clock menu more-arrow no yes

Filed under:

Not everything has been sunny for the Spurs this season

New, comments

Imagine how good the Spurs would be if their best players were shooting the ball well.

Mark L. Baer-USA TODAY Sports

The Spurs at the quarter pole: Part 1

The Spurs have hit the quarter pole at 15-5, so I thought it'd be a good time as any to give a status report on their main dudes. Tomorrow I'll write about some big picture team trends.

1. Tony Parker has firmly entered his decline phase.

I had hoped that last season's injury-riddled season was a blip and figured that Parker would be back with a vengeance for at least one final monster season before the inevitable tumble downhill. Unfortunately, that doesn't appear to be the case. A part of it is playing for a very deep team and the necessary growing pains of force-feeding Kawhi Leonard the ball, but Parker's numbers are down across the board for the second straight season.

Basically, aside from shooting three-pointers --he's leading the league at 65.4 percent-- he's not doing anything particularly well. The main thing I've noticed is that he hasn't been able to get to the basket the way he used to. Only 24.9 percent of his attempts are layups and only 46.3 percent of his attempts are in the paint, both the lowest rates of his career. He's averaging 3.7 free throw attempts per 36 minutes, the lowest since his rookie year. His mid-range jumper has abandoned him, he's making just 37.9 percent of attempts between 16-22 feet, when he'd been above 45 percent, one of the best in the league, at the long two the past two seasons.

I wish I could tell you it gets better in other areas, but it's simply not the case. Parker's assist rate (30.0) is the lowest since 2003-04. His turnover rate (16.1) is tied for the second-worst of his career. His assist-to-turnover ratio (2.02) is also the lowest. Meanwhile in his own end he's got the worst defensive rating on the team (99.5) of anyone in the rotation besides Marco Belinelli. Box Plus/Minus is an imperfect tool, but his mark of -1.8 Defensive BPM is the worst on the team and the worst of his career and essentially by the BPM metric Parker's done the Spurs more harm than good.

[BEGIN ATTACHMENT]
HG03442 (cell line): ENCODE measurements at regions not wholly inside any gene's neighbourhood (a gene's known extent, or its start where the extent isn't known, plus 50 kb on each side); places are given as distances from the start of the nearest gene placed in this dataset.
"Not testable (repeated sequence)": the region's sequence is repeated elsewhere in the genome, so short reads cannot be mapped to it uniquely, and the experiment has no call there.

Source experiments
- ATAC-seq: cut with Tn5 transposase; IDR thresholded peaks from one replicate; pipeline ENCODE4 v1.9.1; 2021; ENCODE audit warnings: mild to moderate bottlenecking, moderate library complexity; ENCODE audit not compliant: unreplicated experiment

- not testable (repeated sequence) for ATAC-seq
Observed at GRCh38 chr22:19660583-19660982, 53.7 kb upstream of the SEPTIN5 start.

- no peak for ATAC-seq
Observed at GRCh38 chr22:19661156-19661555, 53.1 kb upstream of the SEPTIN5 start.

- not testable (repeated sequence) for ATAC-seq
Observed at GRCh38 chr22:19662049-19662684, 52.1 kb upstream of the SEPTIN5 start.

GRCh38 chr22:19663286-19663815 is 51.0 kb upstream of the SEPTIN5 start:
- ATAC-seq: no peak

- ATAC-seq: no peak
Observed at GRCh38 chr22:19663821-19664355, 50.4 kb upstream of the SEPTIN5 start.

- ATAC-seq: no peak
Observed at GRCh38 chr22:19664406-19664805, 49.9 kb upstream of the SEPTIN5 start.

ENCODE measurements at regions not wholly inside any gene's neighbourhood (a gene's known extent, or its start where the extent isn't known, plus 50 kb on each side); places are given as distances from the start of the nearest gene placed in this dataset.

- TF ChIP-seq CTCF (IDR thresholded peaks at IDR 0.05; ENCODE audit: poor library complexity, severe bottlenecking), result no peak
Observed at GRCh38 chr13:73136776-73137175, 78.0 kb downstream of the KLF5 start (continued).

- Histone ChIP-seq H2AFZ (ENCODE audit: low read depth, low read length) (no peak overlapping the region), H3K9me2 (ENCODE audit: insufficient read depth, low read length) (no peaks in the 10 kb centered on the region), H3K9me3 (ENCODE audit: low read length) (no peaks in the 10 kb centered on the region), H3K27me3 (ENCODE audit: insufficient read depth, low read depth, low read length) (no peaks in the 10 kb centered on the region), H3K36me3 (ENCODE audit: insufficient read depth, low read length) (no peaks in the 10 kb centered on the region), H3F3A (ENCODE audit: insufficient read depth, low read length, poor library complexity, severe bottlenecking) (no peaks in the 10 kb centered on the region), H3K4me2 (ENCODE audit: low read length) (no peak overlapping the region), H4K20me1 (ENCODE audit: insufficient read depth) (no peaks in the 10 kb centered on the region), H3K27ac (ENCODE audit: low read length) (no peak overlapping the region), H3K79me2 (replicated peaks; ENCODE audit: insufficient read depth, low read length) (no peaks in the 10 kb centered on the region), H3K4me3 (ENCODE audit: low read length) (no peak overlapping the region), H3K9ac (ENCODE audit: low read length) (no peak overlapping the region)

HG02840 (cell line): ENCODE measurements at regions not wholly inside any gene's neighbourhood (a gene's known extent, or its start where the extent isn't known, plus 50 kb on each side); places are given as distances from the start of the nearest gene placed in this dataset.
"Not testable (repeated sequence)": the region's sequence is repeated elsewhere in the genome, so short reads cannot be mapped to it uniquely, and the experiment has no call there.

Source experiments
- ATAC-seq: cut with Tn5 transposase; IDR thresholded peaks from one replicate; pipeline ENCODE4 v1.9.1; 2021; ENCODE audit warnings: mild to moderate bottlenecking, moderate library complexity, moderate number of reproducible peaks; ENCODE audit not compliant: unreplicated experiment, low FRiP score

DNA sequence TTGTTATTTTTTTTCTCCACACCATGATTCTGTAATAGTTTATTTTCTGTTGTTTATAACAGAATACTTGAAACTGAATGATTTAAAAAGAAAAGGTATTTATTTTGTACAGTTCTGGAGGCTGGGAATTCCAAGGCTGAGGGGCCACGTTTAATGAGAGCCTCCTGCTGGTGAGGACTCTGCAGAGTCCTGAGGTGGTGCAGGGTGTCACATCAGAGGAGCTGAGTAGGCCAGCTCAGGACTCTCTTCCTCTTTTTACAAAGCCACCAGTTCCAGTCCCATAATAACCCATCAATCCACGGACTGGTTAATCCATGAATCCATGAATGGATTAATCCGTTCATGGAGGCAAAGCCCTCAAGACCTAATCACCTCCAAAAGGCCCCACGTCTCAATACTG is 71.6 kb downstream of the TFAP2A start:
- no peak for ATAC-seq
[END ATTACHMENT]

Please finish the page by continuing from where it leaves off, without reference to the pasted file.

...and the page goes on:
For the second straight season, Parker's backup has a better PER than he does. He's still very good, but at this point it's being charitable to still call him a star.

2. Duncan still getting it done, minus the shooting.

On the other end of the spectrum, the ageless Duncan seems fully capable of cranking out star-quality seasons until we're all dust. Take out the guys who haven't played enough games (Russell Westbrook) and the ones who don't play enough minutes (Marreesse Speights, Brandan Wright) and Duncan's PER ranks 18th in the league at 21.92. He's eighth in the league in rebound rate (19.9) and sixth in defensive win shares (1.32). Only Leonard has a better defensive rating than Duncan on the Spurs (95.2). Duncan's averaging more rebounds per 36 minutes --12.4-- than he ever has and is equaling his best mark in steals per 36 minutes with 0.9. His 2.5 blocks per 36 is his fourth-best ever and the 3.7 assists is tied for second most.

The only thing Duncan hasn't been able to do, really, is score. He's averaging the fewest points per 36 minutes of his career at 16.4 and shooting a career-worst 46.4 percent. He's only shooting 10.9 times a game though he has gotten to the line more frequently than any season since 2008-09, at 5.1 attempts per game. When he does shoot, it's mostly from point-blank range, with 70.4 percent of his attempts coming in the paint and 36.2 percent right at the rim. The latter figure is the second-highest of his career. There's a reason he's junked the jumper, because right now it's plain ugly. Duncan's shooting 21.4 percent from 10-16 feet and 31.0 percent from 16 feet and beyond. Often we see him at the left elbow trying to decide between shooting a banker or a conventional shot while at the apex of his shooting motion, and the result is an unsightly brick. To be fair, Duncan struggled early on last year before finding his form, but we saw this happen the final season of David Robinson's career too. For some physiological reason, just enough creakiness sets in for bigs and they can't shoot jumpers toward the end of their careers.

3. "The Aztec" continues to slump.

Speaking of wonky jumpers, the Spurs are going through some labor pains trying to refine Leonard's game as a high-usage star. He's averaging 2.1 more attempts than last year and double the free throw attempts (3.7, up from 1.9 last season). His usage rate is a career-high 21.8, but it's still fifth on the team behind "The Big Three," and, of course, Austin Daye.